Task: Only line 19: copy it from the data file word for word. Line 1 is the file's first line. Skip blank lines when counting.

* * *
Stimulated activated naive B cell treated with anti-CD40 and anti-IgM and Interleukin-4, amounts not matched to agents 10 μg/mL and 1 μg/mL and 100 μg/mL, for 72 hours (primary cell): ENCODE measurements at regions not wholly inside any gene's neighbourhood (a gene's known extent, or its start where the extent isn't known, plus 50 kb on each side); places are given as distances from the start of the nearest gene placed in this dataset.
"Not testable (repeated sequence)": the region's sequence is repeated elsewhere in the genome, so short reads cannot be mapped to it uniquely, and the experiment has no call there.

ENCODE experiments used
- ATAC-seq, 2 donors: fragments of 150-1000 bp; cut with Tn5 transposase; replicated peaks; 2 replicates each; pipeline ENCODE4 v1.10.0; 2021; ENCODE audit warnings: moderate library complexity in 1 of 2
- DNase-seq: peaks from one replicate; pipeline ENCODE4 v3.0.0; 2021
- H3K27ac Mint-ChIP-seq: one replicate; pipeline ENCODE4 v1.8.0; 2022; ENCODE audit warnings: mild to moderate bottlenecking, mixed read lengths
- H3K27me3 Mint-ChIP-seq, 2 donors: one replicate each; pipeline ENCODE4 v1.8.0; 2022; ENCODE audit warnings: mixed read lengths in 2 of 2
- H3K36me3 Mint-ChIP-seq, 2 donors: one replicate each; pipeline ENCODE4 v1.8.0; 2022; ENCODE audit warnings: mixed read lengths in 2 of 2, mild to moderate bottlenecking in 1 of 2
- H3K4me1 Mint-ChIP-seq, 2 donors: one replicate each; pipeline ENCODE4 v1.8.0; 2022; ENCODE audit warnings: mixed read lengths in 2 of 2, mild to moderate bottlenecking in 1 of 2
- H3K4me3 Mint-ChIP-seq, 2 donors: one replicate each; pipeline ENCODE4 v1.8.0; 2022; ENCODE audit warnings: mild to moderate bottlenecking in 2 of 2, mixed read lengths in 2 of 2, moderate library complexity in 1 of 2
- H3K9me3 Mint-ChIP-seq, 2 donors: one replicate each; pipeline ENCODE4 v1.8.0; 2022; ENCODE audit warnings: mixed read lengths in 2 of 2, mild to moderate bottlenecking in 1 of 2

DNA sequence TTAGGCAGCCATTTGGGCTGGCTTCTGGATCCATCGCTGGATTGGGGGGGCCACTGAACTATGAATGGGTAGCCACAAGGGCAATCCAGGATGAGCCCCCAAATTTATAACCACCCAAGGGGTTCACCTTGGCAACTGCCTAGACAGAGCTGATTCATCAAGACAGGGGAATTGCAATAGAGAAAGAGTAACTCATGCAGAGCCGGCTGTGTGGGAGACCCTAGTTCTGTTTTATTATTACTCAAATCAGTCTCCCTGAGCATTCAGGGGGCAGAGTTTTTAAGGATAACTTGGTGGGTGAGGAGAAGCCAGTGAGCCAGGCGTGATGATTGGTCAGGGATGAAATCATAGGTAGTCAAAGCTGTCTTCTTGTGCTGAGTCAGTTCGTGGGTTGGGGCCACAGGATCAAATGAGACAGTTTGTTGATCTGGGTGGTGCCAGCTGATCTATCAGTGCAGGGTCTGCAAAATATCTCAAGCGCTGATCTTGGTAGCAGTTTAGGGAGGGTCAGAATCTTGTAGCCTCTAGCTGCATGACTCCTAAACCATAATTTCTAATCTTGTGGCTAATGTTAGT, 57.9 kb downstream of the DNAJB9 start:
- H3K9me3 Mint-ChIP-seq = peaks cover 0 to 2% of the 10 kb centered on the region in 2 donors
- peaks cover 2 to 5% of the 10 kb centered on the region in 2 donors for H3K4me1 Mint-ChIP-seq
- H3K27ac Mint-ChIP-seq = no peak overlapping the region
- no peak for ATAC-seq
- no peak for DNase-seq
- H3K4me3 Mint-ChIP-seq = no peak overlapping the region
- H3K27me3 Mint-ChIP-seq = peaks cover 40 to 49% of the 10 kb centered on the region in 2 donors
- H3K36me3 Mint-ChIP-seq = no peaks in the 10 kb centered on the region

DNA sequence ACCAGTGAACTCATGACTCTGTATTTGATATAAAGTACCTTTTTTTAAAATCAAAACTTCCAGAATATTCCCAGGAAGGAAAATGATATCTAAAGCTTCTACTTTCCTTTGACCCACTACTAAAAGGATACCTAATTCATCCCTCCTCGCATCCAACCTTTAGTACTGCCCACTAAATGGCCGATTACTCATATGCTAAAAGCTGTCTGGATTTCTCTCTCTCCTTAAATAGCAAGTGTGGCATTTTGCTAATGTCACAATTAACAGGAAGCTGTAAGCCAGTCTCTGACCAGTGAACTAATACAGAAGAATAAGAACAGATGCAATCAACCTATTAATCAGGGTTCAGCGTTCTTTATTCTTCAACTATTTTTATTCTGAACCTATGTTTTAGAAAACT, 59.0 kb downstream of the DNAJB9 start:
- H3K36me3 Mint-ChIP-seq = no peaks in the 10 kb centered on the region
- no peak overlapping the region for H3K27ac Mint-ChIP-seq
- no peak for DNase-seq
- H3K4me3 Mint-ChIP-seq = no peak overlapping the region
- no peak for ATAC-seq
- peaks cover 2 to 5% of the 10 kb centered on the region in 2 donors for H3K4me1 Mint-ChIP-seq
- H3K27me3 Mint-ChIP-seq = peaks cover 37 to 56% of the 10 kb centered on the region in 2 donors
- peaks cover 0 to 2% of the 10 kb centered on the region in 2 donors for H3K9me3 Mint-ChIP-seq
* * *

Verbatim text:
- H3K27me3 Mint-ChIP-seq = peaks cover 40 to 49% of the 10 kb centered on the region in 2 donors